CSEAS will honor Dr. Whitmore's life and work with a memorial event in the future. Details will be shared soon. Please share your reflections, memories, and photos for inclusion by sending them to CSEAS at firstname.lastname@example.org.
John's research focused on Vietnamese political and cultural evolution from the eleventh through the sixteenth centuries. When he began his work, during the height of the Vietnam War, antiwar activists had popularized an image of Vietnam as an ancient, homogeneous, historically stable "nation" whose struggle against the Americans simply continued an age-old struggle for independence from China. But, without getting involved in contemporary politics, John undertook fine-grained studies of Chinese-language Vietnamese sources to chart carefully the origin and evolution of Vietnamese identity. He discovered, first, that in the early centuries of the second millennium what is now northern Vietnam was home to three principal groups -- recent Chinese immigrants, older populations of mixed Chinese-indigenous origin, and upland communities speaking local Vietnamese dialects. In competitive and cooperative configurations these groups evolved and interacted, but there was no coherent Vietnamese identity on an elite level until the late fifteenth century, and on a popular level until very much later. To speak of a premodern "nation" is anachronistic. John was particularly interested in the long-term impact on Vietnamese society of Chinese and regional commercial currents. In his last years, he also charted the history in what is now central Vietnam of the Cham kingdom, for which he worked out an entirely new chronology and theoretical framework.
John was a scholar's scholar. A meticulous no-nonsense researcher, his conclusions followed wherever his primary materials led him. He was not the least reluctant to revise his own earlier interpretations in the light of new evidence; indeed he exulted in the joy of discovery. His love of research, his mastery of complex detail, his openness to new historiographic approaches, but also his uncompromising intellectual independence and disregard for fleeting fashion, were never far from the surface.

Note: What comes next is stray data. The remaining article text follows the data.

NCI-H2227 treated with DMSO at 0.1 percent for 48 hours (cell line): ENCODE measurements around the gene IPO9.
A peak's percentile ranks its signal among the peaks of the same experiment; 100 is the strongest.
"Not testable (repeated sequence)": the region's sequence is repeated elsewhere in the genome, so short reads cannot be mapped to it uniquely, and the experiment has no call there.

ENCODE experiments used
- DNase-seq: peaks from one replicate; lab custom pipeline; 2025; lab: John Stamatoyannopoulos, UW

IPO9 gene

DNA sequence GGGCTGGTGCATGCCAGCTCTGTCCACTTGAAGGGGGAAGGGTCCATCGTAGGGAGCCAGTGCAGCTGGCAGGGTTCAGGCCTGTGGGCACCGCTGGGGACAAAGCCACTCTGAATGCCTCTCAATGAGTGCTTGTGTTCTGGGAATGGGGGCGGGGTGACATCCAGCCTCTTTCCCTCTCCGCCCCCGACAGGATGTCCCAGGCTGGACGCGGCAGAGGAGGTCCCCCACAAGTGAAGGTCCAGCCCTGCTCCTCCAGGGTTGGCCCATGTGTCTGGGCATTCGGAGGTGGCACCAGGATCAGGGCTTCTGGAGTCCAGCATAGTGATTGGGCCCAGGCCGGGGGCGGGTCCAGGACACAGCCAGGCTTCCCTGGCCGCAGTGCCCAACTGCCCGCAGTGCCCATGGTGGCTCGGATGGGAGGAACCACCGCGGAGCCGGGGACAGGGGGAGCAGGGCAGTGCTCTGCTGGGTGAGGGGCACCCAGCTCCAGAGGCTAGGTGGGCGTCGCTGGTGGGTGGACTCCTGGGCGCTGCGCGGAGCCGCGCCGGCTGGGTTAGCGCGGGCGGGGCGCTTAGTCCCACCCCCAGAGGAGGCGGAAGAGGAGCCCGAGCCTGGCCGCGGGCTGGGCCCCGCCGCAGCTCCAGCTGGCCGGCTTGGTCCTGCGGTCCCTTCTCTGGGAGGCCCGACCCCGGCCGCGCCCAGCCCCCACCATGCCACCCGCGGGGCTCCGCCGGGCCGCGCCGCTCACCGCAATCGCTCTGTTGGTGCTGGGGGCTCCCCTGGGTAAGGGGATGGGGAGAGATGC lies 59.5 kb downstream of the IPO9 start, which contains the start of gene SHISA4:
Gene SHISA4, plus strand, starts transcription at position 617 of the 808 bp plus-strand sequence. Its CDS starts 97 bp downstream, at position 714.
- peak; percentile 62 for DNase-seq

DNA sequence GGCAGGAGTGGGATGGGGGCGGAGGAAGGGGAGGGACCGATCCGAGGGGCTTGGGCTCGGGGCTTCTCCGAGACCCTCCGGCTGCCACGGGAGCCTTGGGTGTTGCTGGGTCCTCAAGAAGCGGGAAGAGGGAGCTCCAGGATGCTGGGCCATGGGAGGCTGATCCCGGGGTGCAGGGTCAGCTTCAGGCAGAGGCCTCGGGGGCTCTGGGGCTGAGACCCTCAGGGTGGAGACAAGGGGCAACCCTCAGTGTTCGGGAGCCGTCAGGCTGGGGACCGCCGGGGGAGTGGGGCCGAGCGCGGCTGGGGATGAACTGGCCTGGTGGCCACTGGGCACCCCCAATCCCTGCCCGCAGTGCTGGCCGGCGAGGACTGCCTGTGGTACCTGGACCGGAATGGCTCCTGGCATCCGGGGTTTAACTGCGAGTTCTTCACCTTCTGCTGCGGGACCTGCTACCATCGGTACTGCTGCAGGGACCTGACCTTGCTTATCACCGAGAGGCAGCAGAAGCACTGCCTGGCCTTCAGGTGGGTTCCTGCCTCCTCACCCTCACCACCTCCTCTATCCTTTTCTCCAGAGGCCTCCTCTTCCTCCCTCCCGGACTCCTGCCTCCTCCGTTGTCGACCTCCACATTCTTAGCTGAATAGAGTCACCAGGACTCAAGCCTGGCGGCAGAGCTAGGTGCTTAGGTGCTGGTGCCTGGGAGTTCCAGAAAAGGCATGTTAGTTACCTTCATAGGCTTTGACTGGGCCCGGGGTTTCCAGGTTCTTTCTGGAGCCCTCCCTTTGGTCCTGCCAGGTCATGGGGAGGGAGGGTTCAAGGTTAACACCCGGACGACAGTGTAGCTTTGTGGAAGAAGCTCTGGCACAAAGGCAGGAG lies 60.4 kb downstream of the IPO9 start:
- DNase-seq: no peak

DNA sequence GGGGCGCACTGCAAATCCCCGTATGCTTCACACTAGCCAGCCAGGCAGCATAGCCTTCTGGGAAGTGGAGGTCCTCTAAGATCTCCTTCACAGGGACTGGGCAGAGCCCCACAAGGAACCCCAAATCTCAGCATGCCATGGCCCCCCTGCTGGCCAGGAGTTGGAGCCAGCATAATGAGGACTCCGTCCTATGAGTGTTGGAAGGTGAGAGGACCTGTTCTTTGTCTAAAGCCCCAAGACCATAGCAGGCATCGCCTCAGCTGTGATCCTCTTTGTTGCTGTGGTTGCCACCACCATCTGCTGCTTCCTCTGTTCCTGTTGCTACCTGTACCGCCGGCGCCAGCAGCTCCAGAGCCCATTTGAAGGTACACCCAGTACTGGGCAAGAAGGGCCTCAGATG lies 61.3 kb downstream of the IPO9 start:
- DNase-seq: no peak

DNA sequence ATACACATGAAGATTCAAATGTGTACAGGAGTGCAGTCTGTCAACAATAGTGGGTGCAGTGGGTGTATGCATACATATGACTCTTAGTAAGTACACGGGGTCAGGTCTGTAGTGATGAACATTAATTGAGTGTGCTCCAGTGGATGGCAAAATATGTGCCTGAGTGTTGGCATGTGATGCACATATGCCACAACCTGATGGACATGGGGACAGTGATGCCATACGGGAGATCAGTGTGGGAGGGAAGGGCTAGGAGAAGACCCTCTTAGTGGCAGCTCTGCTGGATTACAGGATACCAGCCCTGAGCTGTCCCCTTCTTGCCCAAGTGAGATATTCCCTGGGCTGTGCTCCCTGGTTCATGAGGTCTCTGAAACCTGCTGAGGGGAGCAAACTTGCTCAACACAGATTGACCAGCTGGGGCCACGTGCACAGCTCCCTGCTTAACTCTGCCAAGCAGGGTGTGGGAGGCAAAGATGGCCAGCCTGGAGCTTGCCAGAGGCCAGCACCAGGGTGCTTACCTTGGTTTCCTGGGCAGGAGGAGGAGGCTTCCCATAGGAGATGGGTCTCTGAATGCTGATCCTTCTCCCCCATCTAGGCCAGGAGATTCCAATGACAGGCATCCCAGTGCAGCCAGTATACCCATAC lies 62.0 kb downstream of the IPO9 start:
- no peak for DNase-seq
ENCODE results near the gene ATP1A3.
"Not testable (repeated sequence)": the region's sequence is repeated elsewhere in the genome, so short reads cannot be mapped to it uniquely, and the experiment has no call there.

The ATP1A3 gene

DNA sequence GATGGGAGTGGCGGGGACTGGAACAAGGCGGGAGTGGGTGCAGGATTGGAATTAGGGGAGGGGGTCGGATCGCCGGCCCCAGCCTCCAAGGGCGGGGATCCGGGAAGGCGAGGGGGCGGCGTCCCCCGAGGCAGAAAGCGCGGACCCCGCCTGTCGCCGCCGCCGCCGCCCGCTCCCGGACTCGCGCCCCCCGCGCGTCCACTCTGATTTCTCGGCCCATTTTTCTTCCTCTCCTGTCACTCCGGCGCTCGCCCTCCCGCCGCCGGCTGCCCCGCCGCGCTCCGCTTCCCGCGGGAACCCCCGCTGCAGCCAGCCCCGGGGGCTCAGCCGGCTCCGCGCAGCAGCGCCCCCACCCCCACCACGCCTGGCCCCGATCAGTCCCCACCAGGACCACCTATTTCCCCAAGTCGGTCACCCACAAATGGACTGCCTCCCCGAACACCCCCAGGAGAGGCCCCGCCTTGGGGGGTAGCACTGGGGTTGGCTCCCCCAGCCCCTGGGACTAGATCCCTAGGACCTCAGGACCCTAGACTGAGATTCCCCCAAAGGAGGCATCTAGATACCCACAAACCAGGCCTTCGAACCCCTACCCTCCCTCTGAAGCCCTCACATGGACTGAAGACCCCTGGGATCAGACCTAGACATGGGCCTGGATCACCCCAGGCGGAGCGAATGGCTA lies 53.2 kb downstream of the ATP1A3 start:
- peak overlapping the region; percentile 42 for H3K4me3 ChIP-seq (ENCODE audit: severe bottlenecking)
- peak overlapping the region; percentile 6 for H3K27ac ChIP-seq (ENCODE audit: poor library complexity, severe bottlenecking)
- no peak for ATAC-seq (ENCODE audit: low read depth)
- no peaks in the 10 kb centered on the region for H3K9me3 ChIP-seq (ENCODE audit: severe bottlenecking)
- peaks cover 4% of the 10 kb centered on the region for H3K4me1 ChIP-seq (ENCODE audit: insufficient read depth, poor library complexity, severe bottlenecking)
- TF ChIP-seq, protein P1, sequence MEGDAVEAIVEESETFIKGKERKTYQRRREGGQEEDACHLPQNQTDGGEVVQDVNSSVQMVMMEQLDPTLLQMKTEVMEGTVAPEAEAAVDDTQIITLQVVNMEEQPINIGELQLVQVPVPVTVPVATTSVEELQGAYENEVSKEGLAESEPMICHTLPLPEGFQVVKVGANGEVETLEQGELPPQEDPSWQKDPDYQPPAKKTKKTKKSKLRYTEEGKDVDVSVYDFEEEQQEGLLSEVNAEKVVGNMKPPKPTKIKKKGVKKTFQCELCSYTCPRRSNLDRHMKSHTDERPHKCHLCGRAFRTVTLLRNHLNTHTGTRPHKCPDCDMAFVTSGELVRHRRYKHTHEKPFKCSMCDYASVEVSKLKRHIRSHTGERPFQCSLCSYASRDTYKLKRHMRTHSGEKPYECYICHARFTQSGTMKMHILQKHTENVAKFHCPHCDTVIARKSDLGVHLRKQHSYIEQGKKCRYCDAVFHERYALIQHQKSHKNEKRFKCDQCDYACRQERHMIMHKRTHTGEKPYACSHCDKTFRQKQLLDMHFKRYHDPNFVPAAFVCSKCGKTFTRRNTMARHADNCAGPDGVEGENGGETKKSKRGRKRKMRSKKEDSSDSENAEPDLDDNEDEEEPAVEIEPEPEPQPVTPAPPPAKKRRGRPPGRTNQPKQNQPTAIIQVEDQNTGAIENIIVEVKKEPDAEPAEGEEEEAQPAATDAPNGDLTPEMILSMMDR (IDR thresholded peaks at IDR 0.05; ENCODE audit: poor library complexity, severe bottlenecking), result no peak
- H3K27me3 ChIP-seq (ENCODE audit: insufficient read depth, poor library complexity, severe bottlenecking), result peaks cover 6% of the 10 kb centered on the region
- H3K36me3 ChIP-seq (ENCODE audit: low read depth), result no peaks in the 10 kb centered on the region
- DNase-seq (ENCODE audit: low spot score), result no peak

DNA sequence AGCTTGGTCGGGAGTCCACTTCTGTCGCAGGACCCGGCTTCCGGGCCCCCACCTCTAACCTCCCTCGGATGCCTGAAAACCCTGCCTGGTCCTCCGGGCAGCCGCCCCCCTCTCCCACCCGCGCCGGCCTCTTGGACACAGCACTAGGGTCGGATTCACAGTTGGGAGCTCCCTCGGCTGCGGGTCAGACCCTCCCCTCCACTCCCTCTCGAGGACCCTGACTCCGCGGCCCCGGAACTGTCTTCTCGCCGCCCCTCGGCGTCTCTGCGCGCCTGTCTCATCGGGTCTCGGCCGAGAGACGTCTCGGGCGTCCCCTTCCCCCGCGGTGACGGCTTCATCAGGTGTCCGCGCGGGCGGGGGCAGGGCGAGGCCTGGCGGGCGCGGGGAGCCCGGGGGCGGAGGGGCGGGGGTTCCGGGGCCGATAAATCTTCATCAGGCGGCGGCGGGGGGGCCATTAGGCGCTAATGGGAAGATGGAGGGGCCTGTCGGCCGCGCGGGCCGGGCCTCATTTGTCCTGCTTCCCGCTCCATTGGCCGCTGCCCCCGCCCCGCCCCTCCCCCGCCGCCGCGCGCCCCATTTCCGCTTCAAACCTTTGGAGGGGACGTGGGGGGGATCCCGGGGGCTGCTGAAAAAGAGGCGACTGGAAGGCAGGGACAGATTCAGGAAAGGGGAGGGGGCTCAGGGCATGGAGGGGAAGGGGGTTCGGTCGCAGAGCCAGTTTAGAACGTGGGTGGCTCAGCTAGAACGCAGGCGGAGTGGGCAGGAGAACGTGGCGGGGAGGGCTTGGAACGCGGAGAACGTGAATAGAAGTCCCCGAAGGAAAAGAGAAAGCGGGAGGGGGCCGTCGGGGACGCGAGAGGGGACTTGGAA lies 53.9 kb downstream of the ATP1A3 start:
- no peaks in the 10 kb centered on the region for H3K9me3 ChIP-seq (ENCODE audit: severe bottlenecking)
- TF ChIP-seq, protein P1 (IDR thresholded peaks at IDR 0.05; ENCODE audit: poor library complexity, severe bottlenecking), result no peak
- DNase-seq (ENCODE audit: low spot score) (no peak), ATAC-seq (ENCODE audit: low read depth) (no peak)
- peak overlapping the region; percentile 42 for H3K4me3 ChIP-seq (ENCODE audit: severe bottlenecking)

As a teacher, he was unfailingly patient, amiable, sympathetic, and encouraging. Students, although in awe of his expertise, eagerly sought him out. As a colleague, he was no less supportive. Most of what I know about early Vietnamese history I learned from John, both from his writings and from innumerable dinner conversations over many years.
We first met some 57 years ago when he was an instructor in an undergraduate course in Southeast Asian history that I took at Yale. Although our physical paths diverged not long thereafter, we remained in contact, only to find ourselves once again on the same campus, this time in Ann Arbor, in 1984. Since then we have remained in regular contact. For years we co-taught a U of M seminar on early Southeast Asia. And we saw one another on frequent social occasions. John was an unfailingly loyal and generous friend, and his passing will leave a hole in many people's lives.
John is survived by his former wife, three sons, and six grandchildren.